Keywords: Econometrics, History, Measurement error
    JEL: B16 B23 C10 C50
    Date: 2007–01
  3. By: Lawrence White
    Date: 2006
  4. By: Paul Wachtel
    Date: 2006
  5. By: Tsujita, Yuko
    Abstract: This paper examines social sector expenditures in fifteen Indian states between 1980/81 and 1999/2000 to find out whether the far-reaching economic reforms that began in 1991 had any significant impact on the level and trend of these expenditures; and if there was any such impact, what were the reasons behind the ensuing changes. The empirical analysis in this study shows that revenue became a major determinant of social sector expenditures from the mid 1980s with the result that real per capita social sector expenditures in most states started to decline even before the economic reforms began as states' fiscal deficits worsened in the 1980s. Economic reforms, therefore, largely did not have a major negative impact on expenditures. In fact there was a positive impact on some states, which often were those that received more foreign aid than other states. By the late 1990s, states expending more on the social sector changed from states with a traditionally strong commitment to the social sector, such as Kerala, to states having higher revenues including aid from outside the country.
    Keywords: Economic reform, Public expenditures, Social sector, Economic policy, India
    JEL: H51 H52 H72 I19 I22
    Date: 2006–10
  6. By: Okushima, Shinichiro; Uchimura, Hiroko
    Abstract: This paper reports the results of an analysis of changes in income inequality, and in its determinants, in urban China since the economic reforms that began in 1978. The intention is to identify new characteristics of economic inequality. It first shows that income differentials acrossand in provinces widened and that their economic rankings were becoming fixed during the period from 1988 to 1995. Second, age was the major factor in inequality in 1988, while education became the important factor in 1995. Third, education significantly contributed to increasing inequality during the period. Fourth, the higher education-level groups had less within-group inequality. These changes reflect the penetration of the market mechanism into China after the reforms. However, this will be problematic without equality of opportunity.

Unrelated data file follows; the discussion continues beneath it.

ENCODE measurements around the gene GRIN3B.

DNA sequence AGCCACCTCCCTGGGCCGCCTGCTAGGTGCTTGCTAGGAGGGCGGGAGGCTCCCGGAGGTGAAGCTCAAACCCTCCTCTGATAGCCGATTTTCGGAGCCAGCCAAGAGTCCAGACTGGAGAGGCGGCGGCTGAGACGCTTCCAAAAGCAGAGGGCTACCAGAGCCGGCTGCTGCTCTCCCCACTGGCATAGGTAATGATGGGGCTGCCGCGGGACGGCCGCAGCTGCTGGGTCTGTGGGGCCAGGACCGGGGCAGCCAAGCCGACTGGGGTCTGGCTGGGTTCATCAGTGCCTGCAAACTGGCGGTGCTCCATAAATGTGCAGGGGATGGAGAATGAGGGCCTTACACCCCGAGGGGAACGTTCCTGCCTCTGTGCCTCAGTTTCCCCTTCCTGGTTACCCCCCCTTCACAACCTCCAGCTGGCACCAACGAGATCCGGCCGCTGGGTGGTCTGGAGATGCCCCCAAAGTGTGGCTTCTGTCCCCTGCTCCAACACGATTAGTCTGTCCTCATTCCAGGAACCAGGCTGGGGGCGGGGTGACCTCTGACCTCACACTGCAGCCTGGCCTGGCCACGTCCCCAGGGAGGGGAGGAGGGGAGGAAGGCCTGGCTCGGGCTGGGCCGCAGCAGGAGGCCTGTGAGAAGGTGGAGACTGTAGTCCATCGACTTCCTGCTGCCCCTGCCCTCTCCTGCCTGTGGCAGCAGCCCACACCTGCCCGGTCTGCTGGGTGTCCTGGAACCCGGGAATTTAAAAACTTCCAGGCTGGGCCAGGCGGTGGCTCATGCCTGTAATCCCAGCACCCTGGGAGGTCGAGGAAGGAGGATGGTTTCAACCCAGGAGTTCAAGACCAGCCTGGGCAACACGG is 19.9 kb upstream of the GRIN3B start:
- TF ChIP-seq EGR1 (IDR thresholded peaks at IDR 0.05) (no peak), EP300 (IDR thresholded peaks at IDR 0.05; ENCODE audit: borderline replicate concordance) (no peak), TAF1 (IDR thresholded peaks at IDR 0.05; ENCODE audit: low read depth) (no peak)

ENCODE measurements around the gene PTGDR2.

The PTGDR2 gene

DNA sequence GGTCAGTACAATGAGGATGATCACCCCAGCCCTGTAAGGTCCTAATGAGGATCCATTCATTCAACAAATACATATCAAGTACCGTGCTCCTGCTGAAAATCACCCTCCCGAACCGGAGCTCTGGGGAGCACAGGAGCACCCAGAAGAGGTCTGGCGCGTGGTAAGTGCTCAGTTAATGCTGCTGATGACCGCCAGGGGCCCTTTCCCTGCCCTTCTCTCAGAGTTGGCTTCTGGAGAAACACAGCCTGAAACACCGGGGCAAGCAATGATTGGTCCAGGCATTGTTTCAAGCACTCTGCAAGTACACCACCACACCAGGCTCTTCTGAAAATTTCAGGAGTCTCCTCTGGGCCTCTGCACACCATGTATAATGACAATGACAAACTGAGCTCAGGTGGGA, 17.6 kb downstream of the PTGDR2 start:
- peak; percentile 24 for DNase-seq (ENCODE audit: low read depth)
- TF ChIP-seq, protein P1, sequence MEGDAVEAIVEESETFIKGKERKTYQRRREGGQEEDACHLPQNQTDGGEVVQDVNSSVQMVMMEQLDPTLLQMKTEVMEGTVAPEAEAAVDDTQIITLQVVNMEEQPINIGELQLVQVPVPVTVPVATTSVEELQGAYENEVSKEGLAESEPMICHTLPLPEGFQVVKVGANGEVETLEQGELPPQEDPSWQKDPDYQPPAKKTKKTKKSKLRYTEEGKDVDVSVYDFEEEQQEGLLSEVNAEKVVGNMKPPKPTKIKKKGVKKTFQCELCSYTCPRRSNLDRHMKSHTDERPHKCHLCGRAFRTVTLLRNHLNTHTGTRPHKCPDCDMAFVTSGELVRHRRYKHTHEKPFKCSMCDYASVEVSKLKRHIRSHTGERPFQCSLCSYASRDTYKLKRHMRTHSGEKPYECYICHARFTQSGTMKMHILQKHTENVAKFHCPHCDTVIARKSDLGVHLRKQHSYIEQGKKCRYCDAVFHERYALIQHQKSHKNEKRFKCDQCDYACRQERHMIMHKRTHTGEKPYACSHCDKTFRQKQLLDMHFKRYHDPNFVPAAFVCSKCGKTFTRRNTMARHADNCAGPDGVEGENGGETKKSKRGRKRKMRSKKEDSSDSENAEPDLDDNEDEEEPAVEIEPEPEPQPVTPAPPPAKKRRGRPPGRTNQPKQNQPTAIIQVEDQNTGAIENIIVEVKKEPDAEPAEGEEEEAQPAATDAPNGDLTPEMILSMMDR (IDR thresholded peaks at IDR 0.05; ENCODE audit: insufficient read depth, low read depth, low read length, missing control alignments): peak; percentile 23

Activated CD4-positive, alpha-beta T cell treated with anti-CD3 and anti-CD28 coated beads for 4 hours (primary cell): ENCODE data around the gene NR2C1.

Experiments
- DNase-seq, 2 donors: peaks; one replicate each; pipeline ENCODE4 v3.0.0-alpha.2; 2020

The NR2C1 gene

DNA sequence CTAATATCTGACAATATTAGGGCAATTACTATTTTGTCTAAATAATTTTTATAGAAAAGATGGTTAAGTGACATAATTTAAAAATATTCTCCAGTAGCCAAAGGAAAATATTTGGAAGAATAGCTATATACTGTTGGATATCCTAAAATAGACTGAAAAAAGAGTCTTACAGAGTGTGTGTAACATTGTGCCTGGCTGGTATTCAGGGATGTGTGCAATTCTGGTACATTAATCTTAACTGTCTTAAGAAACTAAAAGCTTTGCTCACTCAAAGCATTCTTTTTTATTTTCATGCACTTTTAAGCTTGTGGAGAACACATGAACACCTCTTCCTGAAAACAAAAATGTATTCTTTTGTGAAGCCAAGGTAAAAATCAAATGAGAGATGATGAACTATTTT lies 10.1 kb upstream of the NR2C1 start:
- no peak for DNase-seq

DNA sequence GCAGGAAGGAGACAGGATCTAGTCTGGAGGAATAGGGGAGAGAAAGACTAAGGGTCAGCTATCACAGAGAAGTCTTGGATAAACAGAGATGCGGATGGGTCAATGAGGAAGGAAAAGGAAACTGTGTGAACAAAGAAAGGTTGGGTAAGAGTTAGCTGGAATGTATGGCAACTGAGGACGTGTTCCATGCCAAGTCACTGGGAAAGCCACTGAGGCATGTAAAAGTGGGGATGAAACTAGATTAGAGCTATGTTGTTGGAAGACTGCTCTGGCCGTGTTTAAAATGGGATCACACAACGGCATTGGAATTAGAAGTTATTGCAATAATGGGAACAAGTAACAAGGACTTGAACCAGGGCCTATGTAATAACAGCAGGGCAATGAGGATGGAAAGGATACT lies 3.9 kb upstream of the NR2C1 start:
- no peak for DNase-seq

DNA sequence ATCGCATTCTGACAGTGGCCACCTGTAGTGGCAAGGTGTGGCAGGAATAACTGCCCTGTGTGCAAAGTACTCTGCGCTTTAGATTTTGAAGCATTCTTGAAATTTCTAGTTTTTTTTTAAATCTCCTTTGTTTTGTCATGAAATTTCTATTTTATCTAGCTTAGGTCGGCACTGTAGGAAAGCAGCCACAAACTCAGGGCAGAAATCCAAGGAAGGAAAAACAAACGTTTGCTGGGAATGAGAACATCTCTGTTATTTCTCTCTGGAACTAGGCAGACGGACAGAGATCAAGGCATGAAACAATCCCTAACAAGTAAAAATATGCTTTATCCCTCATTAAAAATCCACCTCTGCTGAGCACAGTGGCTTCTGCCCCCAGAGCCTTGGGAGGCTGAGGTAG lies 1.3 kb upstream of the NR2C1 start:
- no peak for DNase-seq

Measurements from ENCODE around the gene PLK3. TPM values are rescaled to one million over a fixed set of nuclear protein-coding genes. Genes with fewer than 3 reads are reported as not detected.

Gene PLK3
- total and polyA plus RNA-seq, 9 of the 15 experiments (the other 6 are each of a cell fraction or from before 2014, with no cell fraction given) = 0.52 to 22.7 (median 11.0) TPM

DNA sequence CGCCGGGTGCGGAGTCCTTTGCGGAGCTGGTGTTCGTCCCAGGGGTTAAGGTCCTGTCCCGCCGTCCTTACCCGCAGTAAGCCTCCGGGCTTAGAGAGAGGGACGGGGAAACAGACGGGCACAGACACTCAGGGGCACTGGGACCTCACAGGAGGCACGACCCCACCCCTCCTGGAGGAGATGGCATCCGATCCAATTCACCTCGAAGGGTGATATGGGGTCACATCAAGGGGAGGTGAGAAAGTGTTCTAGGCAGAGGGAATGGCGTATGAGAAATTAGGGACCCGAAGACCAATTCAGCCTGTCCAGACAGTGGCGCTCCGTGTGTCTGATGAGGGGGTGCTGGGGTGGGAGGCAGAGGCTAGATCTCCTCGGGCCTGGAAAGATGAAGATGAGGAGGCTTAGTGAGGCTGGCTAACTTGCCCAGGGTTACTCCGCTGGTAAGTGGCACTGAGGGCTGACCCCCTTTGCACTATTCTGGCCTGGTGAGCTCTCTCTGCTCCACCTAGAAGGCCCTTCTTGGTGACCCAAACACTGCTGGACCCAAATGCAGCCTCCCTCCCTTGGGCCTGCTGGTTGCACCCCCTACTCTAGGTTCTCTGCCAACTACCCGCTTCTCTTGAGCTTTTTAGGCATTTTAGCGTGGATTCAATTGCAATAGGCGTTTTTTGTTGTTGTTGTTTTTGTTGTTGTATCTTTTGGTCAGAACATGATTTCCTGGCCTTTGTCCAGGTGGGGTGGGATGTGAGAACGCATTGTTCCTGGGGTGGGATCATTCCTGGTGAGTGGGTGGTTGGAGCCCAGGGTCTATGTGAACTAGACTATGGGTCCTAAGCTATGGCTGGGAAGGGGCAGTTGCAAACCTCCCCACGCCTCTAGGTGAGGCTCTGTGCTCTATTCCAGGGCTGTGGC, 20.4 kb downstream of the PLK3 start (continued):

Keywords: Asia, China, Income inequality, Economic reform, Education, Urban, Income distribution, Economic policy
    JEL: D31 J31 P20
    Date: 2006–10
  7. By: Ingo Walter
    Date: 2006
  8. By: Fujita, Masahisa; Mori, Tomoya
    Abstract: This paper presents an overview of recent development in the new economic geography (NEG), and discusses possible directions of its future development. Since there already exist several surveys on this topic, we focus on the selected features of the NEG which are important yet have attracted insufficient attention, and also on the recent refinements and extensions of the framework.